60. Abderrahmane Sissako
We’re including ourselves in this when we say that Western cinephiles on the whole, remain rather blind to the cinema of African nations: the filmmakers of the continent in general haven’t yet been reocgnized at major festivals in the way that’s happened to almost every other region of the world. The happy exception to this, however, is Abderrahmane Sissako, the French-based Mauritian filmmaker whose last film wowed critics in competition at Cannes, and rightly so. Beginning with 1998’s “La Vie Sur Terre,” Sissako’s reputation has grown and grown internationally, with both 2006’s heady docudrama “Bamako” and the remarkable, Oscar-nominated “Timbuktu,” about the rise of Islamic extremists in Mali, won raves. And rightly so: the latter in particular was an immensely powerful, visually stunning story shot through with humanity and beauty. Two moments in particular — a murder in a river shot at a distance, and an invisible game of football — are among the most indelible images of recent years.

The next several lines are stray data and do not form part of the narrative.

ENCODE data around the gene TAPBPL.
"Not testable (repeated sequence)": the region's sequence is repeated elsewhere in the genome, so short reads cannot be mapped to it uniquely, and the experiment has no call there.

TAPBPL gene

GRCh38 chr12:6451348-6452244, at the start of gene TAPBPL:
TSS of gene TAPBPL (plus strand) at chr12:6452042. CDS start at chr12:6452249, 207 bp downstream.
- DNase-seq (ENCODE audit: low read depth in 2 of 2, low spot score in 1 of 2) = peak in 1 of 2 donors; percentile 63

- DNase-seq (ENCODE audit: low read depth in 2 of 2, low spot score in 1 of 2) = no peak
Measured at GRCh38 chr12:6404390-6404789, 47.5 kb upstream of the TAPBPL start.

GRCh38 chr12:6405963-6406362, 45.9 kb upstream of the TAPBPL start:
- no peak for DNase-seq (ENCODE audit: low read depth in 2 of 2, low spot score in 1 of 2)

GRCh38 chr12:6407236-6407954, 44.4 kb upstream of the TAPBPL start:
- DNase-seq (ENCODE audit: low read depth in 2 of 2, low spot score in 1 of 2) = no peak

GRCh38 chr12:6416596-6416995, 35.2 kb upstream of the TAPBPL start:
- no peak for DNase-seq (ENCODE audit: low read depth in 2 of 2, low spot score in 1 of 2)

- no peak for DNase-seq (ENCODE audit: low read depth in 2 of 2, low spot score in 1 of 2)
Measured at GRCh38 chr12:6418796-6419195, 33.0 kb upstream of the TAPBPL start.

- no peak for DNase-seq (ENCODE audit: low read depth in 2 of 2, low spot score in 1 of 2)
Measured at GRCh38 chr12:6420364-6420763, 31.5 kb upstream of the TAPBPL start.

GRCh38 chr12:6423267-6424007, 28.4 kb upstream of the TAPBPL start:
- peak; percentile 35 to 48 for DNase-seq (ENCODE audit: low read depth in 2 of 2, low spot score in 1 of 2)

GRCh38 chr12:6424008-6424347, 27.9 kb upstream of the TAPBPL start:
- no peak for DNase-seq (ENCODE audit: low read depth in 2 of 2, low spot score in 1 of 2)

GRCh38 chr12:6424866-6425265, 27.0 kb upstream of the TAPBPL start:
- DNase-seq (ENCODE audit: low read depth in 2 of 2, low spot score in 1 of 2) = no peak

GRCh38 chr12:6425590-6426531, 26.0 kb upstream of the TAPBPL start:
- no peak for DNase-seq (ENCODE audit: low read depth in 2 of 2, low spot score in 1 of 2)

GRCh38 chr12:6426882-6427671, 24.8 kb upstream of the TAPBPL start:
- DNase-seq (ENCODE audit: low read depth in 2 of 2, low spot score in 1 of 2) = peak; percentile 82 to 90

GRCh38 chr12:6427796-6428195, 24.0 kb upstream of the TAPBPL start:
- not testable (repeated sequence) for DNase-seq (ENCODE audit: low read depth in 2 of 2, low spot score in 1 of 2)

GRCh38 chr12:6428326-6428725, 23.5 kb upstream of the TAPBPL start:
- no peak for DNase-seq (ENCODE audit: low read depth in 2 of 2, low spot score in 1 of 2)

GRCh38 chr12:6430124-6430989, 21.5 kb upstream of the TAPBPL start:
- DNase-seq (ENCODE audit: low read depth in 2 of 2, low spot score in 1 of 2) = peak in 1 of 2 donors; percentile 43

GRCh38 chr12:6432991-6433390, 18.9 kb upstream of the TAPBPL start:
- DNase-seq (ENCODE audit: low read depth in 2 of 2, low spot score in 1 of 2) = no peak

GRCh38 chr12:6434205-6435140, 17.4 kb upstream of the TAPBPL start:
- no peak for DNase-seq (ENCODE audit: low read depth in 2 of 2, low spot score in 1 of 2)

59. Jafar Panahi
The thing about Jafar Panahi is that it’s such a miracle he manages to make films at all (he has been branded a dissident and alternately banned from filmmaking, imprisoned and placed under house arrest in his native Iran) that there’s a danger the results are being celebrated simply as worthy tokens of an indomitable filmmaking spirit. And well, they are, but they’re also exceptionally inventive, enjoyable films, that overcome whatever creative limitations the state places on him with self-aware humor, sly wit and and deep irreverence. This was particularly in evidence in his last film, Berlin Golden Bear-winning “Taxi,” but also marks out prior titles “Closed Curtain” and “This is Not a Film” both of which are direct responses to his circumstances, and while his earlier work, such as debut “The White Balloon” is extremely accomplished also, it feels like his later career has been the most fruitful, proving in exceptional fashion that adage about art flourishing in adversity.
58. Andrea Arnold